Planning enforcement and how to report a breach
A breach of planning control can occur when development which falls within the planning regulations is carried out without the required consent, or if a consent is not implemented in accordance with the permission. This can include the erection of structures, unauthorised changes of use of land or buildings, and ground works which can be classed as engineering operations. Breaches of planning control may require enforcement action and Local Authorities have powers to do this. There are a number of different methods and stages to the enforcement process depending on the particular circumstances and severity of the breach.
It is recommended that you search our online planning register to check if any works you suspect are unauthorised have the required consent. Some development including minor building operations, specific changes of use of land, and certain demolitions are known as 'permitted development'. These do not require planning permission providing they meet the criteria listed in the relevant legislation, either the Town and Country Planning (General Permitted Development) (Scotland) Order 1992 (as amended) or the Town and Country Planning (Use Classes) (Scotland) Order 1997 (as amended). More informarion on permitted development can be found on the Scottish Government's website.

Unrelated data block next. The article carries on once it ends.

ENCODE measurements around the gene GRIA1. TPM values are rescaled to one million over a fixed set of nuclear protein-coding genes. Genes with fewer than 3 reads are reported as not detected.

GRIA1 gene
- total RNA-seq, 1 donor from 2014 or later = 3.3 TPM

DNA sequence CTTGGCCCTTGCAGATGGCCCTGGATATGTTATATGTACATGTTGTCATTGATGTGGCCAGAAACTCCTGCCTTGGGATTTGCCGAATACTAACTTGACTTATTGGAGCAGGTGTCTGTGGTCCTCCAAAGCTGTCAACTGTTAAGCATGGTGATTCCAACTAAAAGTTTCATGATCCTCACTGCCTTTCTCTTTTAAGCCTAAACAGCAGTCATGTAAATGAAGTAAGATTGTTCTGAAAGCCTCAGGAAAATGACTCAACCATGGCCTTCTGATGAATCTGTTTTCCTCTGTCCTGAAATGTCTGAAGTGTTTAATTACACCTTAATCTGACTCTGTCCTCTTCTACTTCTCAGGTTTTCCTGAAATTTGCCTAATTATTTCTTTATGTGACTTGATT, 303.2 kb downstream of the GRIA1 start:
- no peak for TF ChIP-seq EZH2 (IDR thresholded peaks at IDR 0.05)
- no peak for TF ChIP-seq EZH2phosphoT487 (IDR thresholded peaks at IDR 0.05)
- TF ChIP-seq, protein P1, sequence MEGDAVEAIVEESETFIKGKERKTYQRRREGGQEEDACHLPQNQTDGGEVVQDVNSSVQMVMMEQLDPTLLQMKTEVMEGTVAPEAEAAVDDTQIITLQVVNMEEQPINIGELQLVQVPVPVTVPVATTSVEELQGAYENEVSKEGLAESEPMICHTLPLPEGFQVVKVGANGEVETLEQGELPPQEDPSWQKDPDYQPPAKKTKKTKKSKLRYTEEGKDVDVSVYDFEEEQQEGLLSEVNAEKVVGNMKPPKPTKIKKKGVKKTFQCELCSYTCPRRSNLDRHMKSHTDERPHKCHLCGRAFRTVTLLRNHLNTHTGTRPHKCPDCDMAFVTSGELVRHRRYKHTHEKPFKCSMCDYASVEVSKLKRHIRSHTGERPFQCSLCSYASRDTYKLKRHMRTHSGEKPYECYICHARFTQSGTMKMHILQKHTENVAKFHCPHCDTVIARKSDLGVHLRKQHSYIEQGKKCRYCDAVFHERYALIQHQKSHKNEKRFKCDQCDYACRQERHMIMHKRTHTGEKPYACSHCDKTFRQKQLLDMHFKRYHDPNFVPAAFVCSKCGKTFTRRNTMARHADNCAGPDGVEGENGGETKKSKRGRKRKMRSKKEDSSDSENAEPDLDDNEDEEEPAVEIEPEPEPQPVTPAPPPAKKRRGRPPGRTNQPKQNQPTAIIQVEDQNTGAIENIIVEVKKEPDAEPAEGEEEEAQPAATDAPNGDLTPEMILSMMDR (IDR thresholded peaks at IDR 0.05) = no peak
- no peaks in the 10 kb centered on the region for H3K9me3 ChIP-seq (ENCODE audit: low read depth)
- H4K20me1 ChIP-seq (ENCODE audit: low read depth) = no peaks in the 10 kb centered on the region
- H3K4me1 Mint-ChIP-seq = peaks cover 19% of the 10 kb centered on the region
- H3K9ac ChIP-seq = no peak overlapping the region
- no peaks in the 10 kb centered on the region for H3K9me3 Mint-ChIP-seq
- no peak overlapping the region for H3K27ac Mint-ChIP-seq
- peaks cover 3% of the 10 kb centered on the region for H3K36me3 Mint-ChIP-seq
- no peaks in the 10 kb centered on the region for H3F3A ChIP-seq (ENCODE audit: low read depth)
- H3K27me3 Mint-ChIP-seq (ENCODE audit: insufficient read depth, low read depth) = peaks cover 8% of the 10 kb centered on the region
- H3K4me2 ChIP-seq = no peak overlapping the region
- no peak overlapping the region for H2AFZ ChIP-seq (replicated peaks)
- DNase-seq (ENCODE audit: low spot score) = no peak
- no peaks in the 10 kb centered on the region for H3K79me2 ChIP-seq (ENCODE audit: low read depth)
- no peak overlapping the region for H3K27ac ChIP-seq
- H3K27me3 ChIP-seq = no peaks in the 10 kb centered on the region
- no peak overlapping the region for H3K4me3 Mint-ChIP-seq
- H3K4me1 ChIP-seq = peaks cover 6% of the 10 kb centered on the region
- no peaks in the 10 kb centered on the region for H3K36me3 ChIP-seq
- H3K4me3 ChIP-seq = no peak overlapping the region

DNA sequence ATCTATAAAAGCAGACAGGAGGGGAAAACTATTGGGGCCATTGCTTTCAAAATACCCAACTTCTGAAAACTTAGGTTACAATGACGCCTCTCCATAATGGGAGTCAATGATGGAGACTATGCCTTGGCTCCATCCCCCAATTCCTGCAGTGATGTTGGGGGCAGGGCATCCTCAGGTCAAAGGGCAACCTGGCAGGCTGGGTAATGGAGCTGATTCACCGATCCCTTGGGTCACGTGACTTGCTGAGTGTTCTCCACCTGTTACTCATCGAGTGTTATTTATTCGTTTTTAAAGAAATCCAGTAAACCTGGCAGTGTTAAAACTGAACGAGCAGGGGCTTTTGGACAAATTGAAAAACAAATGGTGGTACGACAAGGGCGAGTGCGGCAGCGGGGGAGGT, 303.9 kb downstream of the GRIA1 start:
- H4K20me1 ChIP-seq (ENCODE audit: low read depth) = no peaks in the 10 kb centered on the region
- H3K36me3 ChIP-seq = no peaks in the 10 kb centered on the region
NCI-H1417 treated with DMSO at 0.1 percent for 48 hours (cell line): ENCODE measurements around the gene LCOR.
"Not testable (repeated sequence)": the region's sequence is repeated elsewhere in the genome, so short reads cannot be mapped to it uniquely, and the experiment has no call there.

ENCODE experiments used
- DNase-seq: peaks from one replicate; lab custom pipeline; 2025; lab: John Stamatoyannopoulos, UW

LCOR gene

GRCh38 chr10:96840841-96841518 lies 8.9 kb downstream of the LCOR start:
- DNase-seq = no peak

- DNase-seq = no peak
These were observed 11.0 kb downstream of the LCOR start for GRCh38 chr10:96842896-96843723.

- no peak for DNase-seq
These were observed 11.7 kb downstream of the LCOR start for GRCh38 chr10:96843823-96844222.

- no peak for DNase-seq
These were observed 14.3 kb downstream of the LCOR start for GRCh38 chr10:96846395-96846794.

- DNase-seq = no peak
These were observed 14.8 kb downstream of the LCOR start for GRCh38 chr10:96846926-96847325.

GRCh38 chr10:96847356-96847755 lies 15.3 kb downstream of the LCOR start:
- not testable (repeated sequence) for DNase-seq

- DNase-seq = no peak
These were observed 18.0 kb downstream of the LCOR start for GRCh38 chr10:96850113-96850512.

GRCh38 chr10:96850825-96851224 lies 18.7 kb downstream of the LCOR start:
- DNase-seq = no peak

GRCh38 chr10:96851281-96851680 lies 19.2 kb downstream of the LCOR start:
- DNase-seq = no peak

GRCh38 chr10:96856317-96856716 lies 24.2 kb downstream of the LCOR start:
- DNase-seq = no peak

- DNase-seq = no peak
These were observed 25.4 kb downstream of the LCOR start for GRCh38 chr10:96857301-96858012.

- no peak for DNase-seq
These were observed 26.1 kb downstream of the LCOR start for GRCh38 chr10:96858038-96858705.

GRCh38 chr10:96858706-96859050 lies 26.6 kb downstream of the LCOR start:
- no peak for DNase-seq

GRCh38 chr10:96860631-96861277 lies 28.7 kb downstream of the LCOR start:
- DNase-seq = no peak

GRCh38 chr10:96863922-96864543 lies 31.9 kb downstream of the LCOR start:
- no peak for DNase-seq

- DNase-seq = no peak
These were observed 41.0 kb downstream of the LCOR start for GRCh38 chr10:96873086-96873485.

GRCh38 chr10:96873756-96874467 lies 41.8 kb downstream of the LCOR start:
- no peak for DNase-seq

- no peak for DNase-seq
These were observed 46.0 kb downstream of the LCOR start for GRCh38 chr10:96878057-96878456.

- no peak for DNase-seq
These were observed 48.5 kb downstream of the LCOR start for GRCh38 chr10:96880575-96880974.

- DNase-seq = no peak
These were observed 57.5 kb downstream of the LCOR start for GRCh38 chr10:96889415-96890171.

If you are satisfied to the best of your knowledge that the operations in question are unauthorised and are not permitted development, you should contact us via the details on this page. Please provide as much information as possible on the potential breach including the location and description of the works e.g. erection of building. You must give your telephone number and email address when making an enquiry. This is so we can contact you to inform you of the progress of the enquiry. In rare cases we may accept anonymous enquiries.
We have developed a Planning Enforcement Charter that explains how the enforcement process works, the role of the council and the service standards it sets itself. It also explains what happens at each stage of what can be a lengthy process.